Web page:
From: Sasha Chislenko <email@example.com> To: firstname.lastname@example.org <email@example.com> Date: Thursday, July 08, 1999 12:15 PM
Subject: Re: seti@home and scientists
<snip Kuhn quote>
>If scientists - the people who are supposed to be best in subjecting
>theories to rational unbiased scrutiny - are guilty of that, what can you
>expect from the rest of humans?
No more, no less. Most people are stuck in their ruts, scientists or not.
>The value of science is also in choosing the most promising theories to
>pursue. The idea of God is also plausible, it just seems to be not
>sufficiently probable, given available evidence, and thus not good
But choosing promising theories is, ultimately, a guess, guided by intuition as well as by the existing body of knowledge. If the Seti@home folks have chosen a theory that seems less promising than another theory dear to extropians, we may think them misguided in their assessment of probabilities, but we really don't know they have chosen poorly until they do their experiment and someone else does the one extroprians deem more promising. Refusing to waste one's effort on their seeming folly is one thing; deriding it as utterly pointless is quite another, more apparently arrogant thing.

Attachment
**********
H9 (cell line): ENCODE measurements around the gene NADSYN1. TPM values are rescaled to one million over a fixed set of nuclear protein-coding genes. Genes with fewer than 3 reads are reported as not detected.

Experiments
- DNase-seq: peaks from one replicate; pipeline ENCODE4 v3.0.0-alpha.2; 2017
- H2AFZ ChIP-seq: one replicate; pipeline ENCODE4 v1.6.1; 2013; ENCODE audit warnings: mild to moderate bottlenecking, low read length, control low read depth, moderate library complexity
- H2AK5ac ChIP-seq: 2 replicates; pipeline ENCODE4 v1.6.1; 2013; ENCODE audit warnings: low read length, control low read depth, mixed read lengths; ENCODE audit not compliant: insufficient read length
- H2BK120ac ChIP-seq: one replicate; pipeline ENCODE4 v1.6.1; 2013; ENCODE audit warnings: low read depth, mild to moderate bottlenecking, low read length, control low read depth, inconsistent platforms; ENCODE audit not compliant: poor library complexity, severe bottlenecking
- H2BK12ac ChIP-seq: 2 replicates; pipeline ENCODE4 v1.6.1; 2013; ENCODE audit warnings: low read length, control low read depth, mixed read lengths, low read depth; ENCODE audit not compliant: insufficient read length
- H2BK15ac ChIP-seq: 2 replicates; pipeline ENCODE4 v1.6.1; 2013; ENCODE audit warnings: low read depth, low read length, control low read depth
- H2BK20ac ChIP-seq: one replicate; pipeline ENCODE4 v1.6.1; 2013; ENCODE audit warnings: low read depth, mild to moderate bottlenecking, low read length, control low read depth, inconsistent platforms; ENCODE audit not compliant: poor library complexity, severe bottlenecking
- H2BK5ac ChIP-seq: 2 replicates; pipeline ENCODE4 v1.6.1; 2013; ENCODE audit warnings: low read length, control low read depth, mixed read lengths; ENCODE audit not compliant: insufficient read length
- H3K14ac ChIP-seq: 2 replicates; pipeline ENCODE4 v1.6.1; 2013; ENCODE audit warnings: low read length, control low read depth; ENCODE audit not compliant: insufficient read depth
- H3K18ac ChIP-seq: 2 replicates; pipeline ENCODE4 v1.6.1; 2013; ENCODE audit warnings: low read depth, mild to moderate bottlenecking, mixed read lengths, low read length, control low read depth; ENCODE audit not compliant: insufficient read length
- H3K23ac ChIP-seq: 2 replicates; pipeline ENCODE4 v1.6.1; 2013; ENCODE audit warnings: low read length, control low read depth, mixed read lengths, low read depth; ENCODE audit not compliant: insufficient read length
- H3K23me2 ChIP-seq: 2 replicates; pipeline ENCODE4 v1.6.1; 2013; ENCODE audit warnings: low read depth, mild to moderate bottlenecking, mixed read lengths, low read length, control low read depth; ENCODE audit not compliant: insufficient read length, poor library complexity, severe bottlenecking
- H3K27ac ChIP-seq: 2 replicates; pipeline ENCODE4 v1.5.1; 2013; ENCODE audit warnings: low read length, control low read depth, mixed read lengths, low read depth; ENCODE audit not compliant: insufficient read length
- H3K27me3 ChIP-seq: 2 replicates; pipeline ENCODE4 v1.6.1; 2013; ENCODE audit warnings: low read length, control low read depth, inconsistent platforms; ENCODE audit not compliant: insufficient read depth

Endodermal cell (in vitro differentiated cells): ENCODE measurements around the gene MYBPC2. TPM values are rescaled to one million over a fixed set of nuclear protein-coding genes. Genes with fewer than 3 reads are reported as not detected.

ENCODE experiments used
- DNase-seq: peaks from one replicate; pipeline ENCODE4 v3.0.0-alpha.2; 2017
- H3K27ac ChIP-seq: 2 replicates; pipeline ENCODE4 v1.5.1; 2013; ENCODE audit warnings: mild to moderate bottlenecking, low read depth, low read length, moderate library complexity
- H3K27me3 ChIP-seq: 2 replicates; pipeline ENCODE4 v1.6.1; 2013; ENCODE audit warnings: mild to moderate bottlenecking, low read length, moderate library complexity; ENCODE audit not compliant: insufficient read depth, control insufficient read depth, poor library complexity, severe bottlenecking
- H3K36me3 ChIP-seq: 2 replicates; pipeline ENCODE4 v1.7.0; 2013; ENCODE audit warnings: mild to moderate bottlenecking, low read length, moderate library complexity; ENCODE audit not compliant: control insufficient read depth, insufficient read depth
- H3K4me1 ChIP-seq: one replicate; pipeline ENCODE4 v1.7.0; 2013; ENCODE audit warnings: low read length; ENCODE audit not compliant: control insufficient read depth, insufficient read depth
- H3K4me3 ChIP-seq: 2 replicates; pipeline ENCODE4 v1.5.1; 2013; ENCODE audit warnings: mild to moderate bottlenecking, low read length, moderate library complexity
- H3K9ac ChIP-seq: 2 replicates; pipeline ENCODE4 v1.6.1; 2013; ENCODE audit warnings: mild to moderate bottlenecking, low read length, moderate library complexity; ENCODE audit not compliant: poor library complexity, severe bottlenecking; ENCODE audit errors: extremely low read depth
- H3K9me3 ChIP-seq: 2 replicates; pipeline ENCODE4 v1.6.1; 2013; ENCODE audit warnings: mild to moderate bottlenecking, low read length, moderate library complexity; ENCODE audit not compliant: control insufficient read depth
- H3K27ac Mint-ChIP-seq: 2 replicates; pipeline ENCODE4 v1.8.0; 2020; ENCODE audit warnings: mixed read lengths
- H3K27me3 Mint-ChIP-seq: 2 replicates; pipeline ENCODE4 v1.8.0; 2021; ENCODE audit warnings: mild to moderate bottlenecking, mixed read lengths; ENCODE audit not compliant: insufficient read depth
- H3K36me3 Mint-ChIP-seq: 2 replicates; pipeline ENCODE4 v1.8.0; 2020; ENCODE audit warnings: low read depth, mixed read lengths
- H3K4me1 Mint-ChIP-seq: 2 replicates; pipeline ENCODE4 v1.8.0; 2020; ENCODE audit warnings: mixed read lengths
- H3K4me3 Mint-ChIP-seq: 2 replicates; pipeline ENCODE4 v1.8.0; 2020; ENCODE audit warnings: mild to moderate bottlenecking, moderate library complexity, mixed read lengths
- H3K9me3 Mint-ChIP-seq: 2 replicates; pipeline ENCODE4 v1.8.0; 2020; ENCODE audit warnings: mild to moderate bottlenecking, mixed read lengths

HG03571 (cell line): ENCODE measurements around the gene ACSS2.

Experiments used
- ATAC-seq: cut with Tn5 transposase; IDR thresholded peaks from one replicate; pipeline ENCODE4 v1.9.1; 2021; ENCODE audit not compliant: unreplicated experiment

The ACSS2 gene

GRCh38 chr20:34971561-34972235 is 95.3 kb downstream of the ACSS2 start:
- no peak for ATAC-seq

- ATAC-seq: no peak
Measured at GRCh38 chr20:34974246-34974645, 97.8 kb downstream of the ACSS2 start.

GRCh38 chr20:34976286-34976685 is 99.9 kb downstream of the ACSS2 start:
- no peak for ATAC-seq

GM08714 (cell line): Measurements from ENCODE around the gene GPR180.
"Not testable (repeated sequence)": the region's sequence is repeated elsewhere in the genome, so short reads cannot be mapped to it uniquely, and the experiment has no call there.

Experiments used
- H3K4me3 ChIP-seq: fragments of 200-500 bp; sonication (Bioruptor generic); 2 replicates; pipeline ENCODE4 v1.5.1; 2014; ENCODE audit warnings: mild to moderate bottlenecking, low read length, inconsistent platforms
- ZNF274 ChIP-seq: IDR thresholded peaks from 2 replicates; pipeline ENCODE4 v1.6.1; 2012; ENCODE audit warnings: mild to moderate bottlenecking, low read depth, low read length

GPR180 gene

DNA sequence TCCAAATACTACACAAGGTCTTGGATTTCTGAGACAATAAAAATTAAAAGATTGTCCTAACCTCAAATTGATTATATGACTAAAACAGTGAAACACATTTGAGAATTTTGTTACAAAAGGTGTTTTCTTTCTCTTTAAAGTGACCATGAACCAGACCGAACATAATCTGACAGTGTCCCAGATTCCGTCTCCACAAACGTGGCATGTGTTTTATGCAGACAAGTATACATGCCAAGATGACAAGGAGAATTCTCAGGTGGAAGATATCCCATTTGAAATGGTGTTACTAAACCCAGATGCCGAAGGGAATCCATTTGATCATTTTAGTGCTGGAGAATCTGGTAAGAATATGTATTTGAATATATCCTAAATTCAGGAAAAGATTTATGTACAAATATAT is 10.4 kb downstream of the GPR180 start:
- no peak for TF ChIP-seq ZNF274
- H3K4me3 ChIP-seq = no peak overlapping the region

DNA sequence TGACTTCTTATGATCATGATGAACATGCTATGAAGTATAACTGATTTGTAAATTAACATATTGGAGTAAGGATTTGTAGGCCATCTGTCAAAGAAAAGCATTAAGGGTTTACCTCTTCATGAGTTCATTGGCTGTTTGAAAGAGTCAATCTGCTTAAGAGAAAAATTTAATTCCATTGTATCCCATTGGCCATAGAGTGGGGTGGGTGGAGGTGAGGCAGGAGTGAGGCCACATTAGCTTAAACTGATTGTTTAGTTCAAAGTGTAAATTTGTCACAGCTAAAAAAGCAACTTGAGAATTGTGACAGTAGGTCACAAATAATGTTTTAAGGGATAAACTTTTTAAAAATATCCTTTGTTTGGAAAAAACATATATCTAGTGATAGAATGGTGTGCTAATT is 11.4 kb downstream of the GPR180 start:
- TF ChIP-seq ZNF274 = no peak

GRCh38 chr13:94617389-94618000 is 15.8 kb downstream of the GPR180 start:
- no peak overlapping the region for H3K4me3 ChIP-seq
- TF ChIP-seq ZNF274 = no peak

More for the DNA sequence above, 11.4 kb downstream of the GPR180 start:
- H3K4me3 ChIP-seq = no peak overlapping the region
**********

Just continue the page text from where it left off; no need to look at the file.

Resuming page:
>Why don't they support transhumanism if they want to understand what the
>advanced intelligence may be, instead of looking for something they are
>not likely to find, and not interested in understanding.
Couldn't tell you. Perhaps they dunno transhumanism from transisters? It's not exactly a fully-entrenched meme, plus it seems to suffer from a lunatic fringe that gets more attention than the serious transhumanist thinkers.
Seriously, I would guess the experimental design of most SETI projects is constrained by the Proxmirish "these looneys are looking for Bug-Eyed Monsters!" reaction they always get in the press. Traditional SETI has a well-developed set of answers to this sort of sensationalist reporting. A SETI program informed by the conclusions of transhumanism would, to the general populace not so informed, seem even more loony, and would find it harder to attract and keep the attention of "serious" (i.e., leery of association with the unusual) scientists.